Learn more about the condition – Raynaud’s Disease
Raynaud’s disease is the short-term interruption of blood flow to the extremities, such as the fingers and toes. It is a condition that can cause discomfort as the blood supply to your extremities becomes reduced. In general, fingers and toes are affected, but other parts of your body such as your nose, lips and ears can be affected too. It can happen in cold temperatures or when you’re in an emotionally stressful situation.
Women are more commonly affected, with about one in 20 people experiencing Raynaud’s disease at some stage in their lives. It can occur on its own (primary Raynaud’s phenomenon), or it can be linked to another disease or condition (secondary Raynaud’s phenomenon).
Symptoms of Raynaud’s Disease
Initially the affected fingers or toes appear white and may feel numb or cold, then turn blue. The colour can have a patchy appearance. As the blood returns they turn red and may feel painful with tingling, a feeling of ‘pins and needles’ or burning. The colour sequence is not the same for everyone with Raynaud’s disease.
These symptoms may last from a few minutes to a couple of hours.
Primary Raynaud’s Disease
Primary Raynaud’s phenomenon (or Raynaud’s disease or just Raynaud’s) is the most common form of Raynaud’s phenomenon. It affects more women than men, generally under the age of 30. If you have a family member with primary Raynaud’s, you’re more at risk of developing it.
Secondary Raynaud’s Disease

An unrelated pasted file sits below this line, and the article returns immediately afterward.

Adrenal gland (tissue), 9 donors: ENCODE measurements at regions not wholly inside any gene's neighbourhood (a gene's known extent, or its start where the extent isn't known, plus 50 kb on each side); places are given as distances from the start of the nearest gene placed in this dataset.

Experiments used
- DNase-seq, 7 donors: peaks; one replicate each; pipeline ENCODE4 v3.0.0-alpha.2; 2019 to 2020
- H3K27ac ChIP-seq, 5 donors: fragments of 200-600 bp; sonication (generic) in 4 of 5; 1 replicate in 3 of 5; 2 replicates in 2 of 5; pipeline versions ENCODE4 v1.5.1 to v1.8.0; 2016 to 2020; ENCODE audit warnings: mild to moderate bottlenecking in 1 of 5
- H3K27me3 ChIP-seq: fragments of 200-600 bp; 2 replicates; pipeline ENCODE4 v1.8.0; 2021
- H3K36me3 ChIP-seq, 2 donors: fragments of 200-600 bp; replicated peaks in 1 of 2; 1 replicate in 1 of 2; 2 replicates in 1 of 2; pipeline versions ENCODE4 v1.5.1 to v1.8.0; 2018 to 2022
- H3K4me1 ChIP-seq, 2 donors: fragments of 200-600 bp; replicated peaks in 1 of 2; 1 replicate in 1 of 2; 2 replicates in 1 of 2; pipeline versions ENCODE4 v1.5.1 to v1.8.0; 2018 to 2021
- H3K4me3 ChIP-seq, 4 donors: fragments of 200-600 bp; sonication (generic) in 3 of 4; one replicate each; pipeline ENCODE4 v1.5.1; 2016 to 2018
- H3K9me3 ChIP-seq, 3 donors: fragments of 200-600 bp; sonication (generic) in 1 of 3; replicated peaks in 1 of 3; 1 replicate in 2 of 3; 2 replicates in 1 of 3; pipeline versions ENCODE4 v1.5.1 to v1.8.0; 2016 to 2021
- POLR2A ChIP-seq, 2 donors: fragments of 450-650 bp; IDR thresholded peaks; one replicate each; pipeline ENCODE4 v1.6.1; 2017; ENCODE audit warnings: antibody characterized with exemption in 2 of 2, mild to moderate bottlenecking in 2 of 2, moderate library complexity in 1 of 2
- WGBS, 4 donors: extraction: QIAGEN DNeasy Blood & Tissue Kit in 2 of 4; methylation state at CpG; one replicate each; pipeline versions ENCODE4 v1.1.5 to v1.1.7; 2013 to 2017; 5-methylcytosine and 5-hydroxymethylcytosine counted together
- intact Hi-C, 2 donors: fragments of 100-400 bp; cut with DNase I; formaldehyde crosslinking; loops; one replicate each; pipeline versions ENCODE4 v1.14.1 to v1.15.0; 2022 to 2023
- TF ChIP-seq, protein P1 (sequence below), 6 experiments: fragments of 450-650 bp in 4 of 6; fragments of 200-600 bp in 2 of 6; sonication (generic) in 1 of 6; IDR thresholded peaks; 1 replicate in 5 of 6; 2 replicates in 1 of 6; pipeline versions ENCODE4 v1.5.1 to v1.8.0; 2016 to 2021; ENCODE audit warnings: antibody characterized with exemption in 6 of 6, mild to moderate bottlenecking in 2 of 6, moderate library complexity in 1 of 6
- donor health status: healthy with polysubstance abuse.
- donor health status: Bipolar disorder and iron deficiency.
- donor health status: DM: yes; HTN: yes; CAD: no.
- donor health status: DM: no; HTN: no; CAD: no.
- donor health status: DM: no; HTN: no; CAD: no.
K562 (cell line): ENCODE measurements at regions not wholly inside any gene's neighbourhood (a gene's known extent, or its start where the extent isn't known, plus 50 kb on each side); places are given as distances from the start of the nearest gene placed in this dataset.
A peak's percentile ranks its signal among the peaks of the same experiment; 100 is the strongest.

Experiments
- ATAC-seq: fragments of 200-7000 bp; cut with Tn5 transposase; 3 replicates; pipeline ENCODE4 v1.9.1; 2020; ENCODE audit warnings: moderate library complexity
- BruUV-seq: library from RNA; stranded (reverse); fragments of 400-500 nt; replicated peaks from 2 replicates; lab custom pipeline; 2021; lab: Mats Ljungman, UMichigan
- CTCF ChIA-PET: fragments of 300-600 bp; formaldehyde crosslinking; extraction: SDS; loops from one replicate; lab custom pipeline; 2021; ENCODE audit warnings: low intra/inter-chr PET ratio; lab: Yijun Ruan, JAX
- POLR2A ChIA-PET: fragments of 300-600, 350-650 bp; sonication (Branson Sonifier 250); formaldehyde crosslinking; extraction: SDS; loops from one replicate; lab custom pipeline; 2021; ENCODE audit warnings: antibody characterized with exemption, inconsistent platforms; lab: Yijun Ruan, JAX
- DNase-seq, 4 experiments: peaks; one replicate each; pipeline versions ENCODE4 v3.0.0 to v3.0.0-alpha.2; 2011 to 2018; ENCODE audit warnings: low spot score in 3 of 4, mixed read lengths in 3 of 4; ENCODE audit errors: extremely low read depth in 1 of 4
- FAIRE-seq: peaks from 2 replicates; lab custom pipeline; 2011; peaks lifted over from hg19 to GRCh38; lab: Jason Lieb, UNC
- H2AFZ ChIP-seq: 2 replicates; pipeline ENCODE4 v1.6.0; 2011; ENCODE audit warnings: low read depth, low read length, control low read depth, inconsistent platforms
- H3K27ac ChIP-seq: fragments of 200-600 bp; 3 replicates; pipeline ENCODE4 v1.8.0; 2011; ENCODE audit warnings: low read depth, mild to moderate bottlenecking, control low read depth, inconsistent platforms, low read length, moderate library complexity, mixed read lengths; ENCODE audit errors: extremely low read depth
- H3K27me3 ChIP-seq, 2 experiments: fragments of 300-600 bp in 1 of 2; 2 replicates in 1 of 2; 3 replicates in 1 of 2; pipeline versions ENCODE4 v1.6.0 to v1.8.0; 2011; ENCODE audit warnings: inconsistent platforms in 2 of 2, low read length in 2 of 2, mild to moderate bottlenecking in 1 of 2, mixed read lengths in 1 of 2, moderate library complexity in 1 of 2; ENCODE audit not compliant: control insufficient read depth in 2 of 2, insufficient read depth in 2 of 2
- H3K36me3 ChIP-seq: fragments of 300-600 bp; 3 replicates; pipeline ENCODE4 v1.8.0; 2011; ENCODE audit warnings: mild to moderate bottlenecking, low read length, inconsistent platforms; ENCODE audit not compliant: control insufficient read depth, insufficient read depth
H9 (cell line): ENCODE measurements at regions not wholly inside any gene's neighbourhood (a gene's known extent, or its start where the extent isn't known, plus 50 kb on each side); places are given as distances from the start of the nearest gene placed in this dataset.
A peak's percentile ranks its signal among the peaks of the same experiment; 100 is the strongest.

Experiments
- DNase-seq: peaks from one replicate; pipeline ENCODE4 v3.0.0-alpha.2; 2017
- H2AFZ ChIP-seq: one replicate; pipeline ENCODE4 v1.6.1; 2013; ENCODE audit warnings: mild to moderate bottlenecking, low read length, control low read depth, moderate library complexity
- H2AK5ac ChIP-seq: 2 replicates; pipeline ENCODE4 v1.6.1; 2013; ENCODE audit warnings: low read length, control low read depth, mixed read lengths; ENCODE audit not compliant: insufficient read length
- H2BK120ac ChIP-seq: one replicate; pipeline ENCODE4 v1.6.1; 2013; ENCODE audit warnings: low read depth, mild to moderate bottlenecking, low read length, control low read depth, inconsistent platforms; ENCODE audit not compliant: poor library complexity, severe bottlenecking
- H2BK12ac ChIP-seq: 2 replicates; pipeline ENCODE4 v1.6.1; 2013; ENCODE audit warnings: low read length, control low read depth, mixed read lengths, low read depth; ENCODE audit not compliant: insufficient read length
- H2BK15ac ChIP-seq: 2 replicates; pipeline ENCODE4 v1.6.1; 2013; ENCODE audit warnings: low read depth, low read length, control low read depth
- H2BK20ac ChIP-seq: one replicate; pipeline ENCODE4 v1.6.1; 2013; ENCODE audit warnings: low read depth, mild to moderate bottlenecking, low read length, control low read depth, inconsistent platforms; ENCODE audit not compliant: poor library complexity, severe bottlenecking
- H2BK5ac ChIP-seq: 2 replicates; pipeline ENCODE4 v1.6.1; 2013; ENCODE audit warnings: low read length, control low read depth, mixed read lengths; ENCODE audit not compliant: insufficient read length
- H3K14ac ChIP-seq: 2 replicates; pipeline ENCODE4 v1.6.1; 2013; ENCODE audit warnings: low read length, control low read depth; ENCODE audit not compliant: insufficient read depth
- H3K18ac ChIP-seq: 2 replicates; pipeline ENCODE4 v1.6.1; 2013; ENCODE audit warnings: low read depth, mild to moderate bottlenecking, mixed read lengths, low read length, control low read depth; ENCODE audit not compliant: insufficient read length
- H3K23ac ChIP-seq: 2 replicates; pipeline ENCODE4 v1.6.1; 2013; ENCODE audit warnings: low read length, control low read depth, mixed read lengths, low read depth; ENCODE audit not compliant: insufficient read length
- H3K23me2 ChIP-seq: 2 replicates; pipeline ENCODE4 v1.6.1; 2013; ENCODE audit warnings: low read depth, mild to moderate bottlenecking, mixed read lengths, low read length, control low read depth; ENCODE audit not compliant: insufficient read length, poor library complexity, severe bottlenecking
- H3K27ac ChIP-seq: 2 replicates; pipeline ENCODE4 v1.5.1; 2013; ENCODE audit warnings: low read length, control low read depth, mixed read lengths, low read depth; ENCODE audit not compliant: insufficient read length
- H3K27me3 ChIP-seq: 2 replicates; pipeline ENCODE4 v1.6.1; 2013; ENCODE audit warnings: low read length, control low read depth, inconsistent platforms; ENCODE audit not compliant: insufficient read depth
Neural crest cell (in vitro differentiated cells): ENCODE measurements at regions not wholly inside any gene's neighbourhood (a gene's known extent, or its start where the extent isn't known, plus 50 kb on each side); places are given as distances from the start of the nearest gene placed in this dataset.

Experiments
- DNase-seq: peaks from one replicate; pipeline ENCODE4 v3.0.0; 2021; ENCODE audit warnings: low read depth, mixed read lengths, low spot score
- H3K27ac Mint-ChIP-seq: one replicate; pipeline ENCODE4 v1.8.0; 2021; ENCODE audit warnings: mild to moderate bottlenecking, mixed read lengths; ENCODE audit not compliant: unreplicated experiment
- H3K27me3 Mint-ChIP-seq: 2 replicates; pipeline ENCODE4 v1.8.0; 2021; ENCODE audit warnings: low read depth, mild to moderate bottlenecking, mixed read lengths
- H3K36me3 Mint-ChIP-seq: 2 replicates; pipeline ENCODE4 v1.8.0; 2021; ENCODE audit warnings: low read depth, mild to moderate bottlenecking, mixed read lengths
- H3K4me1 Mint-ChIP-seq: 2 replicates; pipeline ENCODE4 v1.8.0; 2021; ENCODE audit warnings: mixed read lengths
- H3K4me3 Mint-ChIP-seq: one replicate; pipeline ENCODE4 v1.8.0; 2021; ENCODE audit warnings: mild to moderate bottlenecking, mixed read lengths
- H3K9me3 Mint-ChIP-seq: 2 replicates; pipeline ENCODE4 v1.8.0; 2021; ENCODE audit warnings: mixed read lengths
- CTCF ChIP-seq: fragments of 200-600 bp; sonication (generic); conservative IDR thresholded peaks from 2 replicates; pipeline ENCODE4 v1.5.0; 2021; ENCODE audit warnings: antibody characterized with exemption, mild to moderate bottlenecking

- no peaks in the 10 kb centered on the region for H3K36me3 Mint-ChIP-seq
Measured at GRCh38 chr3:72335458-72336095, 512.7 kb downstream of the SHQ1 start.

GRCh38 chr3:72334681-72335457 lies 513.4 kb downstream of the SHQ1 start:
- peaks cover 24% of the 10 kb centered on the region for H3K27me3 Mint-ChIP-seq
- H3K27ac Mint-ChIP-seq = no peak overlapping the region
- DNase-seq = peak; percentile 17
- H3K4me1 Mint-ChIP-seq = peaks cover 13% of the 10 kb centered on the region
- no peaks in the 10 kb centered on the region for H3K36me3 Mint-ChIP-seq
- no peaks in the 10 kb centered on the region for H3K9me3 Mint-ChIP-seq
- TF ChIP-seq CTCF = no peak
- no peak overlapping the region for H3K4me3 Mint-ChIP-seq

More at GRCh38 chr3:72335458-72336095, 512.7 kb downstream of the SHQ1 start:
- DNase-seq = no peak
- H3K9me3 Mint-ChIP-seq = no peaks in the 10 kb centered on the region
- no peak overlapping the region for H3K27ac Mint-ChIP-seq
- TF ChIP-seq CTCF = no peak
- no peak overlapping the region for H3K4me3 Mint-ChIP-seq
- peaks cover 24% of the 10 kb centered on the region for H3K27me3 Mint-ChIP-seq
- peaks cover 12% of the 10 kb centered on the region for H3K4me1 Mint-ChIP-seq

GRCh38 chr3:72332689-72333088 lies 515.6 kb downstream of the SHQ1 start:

The most common causes of secondary Raynaud’s are underlying autoimmune disorders such as rheumatoid arthritis, scleroderma and systemic lupus erythematosus (lupus).
Other common causes are:
- mechanical vibration – such as using a power tool for long periods
- carpal tunnel syndrome
- atherosclerosis – narrowing of the arteries caused by a build-up of fatty plaques that can hamper blood flow to the extremities
- smoking – constricts blood vessels
- some medication – e.g. beta blockers, some chemotherapy agents and medication that causes blood vessels to narrow
Here are some tips to help you prevent further episodes of Raynaud’s from occurring.
- Dress warmly, including wearing a hat to stop body heat escaping from the top of your head.
- Don’t get wet.
- Wear gloves, a scarf and warm socks on cool days.
- Try to avoid changes in temperature, which can bring on an attack.
- Quit smoking.
- Limit caffeine and alcohol.
- Exercise to increase blood flow.
If you have an attack, get warm and wiggle and massage your fingers and toes. Raynaud’s disease doesn’t usually cause permanent damage. However it can be a symptom of a more serious underlying illness, so it’s important to see your doctor if you experience it.
Are you suffering from this condition? One of our podiatrist can assist and then recommend what treatment options are best to get you back on track. ✅
Schedule an appointment here or you may call us at 44 (0) 207 101 4000. 📞
We hope you have a feetastic day! 👣☀️
-The Chelsea Clinic and Team